Women’s mental health hit by financial worries
Women suffer from greater money worries than men, a study has shown this International Women’s Day.
Research has revealed that just under half (41%) of working women in the UK have money worries, a figure that dips significantly down to less than a third (32%) for men.
Statistically, the figure is also higher in younger women with 55 per cent of women aged 16-24 reporting money worries, and 53 per cent of those aged 25-34.
The recently reported research was carried out by Salary Finance, an employee financial wellbeing platform, and also revealed the shocking impact of these figures on women’s mental health.
The stats show that women with money worries are much more likely than their male counterparts with the same concerns to be suffering sleepless nights (51% to 43%), anxiety and panic attacks (62% versus 57%) and are more likely to have depression and suicidal thoughts (71% versus 65%).
These figures mean that when compared to those with no money worries women with financial concerns are over five times more likely to have anxiety and nearly seven times more likely to have depression. For men with financial worries, it is far less – they are 1.3 times more likely to say they’re suffering from anxiety and/or depression due to financial problems.
It’s also more likely that you will run out of money before pay day if you’re a woman, according to these statistics. Over a third (34%) of women are running out of money before pay day each month, compared to just under a quarter (24%) of men. Younger women were again much more highly impacted, being much more likely to run out of money before pay day.
Of course, the impact of maternity leave is keenly felt by the female workforce. Of those surveyed that took maternity or paternity leave, a massive 73 per cent of women said they took on additional debt as a result, compared to just 27 per cent of men. Yet resulting childcare costs did not cause significantly higher levels of stress for women.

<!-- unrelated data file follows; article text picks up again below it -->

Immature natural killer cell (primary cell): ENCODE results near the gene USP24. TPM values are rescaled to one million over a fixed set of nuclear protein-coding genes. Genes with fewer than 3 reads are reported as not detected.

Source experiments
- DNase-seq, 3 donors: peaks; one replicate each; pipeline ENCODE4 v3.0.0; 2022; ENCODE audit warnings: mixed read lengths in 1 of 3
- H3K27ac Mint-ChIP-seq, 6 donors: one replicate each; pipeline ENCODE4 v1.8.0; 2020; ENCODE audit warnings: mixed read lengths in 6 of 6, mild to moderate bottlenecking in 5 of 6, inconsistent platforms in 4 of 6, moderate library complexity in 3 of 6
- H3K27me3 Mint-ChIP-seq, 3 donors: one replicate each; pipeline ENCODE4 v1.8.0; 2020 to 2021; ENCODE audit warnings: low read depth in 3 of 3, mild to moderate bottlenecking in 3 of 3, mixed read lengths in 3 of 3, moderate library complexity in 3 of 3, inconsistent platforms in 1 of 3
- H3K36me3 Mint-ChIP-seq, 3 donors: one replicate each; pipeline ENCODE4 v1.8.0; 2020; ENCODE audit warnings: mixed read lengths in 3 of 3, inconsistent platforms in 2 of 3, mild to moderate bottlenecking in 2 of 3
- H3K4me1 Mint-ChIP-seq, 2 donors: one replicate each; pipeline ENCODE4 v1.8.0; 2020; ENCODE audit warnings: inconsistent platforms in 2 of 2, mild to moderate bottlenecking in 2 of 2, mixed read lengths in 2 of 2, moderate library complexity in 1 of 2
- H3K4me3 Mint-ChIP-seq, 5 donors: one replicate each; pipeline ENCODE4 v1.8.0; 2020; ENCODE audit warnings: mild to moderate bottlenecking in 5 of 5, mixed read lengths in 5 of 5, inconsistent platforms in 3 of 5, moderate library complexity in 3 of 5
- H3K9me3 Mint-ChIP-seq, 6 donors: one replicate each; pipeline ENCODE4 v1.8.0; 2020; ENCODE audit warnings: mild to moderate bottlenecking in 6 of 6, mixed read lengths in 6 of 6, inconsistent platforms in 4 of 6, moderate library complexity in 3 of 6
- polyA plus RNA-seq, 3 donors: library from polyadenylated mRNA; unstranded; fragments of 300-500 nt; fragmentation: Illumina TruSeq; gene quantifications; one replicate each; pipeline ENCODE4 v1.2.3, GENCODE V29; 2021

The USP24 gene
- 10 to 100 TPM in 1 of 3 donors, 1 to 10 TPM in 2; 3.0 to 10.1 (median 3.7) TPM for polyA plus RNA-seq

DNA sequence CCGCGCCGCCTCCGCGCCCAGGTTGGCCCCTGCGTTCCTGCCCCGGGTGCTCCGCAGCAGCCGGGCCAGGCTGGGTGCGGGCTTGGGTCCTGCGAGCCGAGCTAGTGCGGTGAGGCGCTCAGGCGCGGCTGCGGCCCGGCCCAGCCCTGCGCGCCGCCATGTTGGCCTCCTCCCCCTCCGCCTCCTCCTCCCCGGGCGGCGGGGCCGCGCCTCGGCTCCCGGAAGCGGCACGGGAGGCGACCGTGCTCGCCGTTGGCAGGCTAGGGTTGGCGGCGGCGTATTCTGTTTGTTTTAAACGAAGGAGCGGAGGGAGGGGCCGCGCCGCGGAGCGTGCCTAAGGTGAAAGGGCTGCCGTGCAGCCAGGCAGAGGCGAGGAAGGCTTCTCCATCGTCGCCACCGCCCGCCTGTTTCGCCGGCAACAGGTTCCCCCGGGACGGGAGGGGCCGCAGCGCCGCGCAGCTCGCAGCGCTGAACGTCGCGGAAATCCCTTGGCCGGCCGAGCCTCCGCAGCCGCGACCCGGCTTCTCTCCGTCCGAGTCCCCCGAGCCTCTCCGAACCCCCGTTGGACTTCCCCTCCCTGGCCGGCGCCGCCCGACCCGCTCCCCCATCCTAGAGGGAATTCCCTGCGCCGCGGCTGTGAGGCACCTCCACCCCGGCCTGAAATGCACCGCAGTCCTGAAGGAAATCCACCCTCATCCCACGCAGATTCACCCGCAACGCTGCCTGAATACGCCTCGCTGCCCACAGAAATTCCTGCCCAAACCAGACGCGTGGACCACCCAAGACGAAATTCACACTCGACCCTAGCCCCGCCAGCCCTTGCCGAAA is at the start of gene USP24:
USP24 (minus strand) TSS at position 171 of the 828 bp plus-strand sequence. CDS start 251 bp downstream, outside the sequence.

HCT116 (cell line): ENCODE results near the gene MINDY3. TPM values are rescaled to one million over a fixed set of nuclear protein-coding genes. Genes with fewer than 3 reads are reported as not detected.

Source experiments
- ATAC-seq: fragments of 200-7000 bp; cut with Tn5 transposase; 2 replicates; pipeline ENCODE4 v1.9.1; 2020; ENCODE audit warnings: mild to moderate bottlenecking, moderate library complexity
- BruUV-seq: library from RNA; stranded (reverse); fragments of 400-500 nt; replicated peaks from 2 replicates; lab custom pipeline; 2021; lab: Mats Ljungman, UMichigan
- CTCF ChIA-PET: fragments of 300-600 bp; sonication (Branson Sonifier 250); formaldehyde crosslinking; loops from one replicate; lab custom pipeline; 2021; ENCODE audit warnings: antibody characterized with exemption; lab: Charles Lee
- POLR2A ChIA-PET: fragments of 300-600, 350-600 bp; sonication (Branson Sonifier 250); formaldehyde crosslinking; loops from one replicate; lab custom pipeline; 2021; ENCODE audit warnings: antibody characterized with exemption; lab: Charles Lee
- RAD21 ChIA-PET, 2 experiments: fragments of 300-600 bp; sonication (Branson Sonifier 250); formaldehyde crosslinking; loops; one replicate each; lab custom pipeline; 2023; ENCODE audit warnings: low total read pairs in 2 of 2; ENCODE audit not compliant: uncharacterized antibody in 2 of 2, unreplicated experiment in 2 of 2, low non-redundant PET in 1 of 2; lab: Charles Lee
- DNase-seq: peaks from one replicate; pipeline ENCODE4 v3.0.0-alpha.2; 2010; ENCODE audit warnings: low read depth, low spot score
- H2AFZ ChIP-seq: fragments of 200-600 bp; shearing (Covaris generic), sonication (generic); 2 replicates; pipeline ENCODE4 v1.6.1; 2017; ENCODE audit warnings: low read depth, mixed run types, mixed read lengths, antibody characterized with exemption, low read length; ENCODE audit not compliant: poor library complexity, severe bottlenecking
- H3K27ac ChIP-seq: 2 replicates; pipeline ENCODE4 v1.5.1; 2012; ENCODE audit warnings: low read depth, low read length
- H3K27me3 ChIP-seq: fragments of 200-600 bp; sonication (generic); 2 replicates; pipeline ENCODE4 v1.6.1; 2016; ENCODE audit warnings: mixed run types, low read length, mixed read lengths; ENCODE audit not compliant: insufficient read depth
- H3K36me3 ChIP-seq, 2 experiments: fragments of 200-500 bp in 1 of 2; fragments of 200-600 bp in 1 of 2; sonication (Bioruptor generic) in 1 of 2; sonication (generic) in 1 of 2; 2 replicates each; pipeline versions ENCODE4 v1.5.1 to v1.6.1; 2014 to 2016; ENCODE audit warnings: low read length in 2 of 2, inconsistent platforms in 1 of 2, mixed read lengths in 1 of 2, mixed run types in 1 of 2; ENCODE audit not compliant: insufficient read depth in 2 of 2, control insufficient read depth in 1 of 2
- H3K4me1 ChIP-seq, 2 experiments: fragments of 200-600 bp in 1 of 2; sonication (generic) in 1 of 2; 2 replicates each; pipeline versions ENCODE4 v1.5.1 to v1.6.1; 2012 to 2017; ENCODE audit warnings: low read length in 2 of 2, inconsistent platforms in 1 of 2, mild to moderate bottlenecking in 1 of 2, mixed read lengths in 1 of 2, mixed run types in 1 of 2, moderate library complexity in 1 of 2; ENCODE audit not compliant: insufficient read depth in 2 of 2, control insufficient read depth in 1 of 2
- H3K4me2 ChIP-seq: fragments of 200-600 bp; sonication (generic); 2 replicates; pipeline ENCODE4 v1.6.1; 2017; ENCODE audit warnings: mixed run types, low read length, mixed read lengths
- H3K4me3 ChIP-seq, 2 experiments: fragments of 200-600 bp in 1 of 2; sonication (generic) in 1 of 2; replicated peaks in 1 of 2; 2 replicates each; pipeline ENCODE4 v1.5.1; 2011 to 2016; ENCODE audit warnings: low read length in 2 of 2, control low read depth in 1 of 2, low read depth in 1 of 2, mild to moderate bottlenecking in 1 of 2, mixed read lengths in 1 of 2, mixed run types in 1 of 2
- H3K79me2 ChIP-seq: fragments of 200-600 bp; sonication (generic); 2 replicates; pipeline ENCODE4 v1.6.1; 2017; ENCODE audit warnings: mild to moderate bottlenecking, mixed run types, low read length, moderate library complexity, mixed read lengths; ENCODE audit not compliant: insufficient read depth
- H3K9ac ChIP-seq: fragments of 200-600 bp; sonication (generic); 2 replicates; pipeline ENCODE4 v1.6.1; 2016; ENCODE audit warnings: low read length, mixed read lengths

Asesh Sarkar, CEO and co-founder of Salary Finance, commented: “In 2020 it’s disheartening to see such a discrepancy between financial wellbeing in men and women. Our extensive research has shown the crippling impact that money worries can have on the UK workforce, and see these figures that show women suffer much more.”
Although there were many differences the survey did reveal that there are no notable differences in the approach to savings between women and men, suggesting attitudes and behaviour play a far bigger role in saving habits than gender.
Another similarity between men and women was an apparent unwillingness to discuss their finances. This highlights a general attitude rather than a gender-specific issue.
Asesh added: “Whilst the figures show that women are suffering more as a result of poor financial wellbeing, it’s important to remember that financial stress and concerns affects a wide range of people, regardless of gender, age or salary.
“There is a need to tackle the stigma attached to discussing financial concerns and this is where financial solutions in the workplace can help. It is therefore important for employers to take an interest in the financial health of their employees. Our research has shown that around 77 per cent of workers feel they can trust their employer when it comes to sharing personal information. This really highlights the role that employers can play when it comes to tackling the issue of poor financial wellbeing amongst the UK workforce.”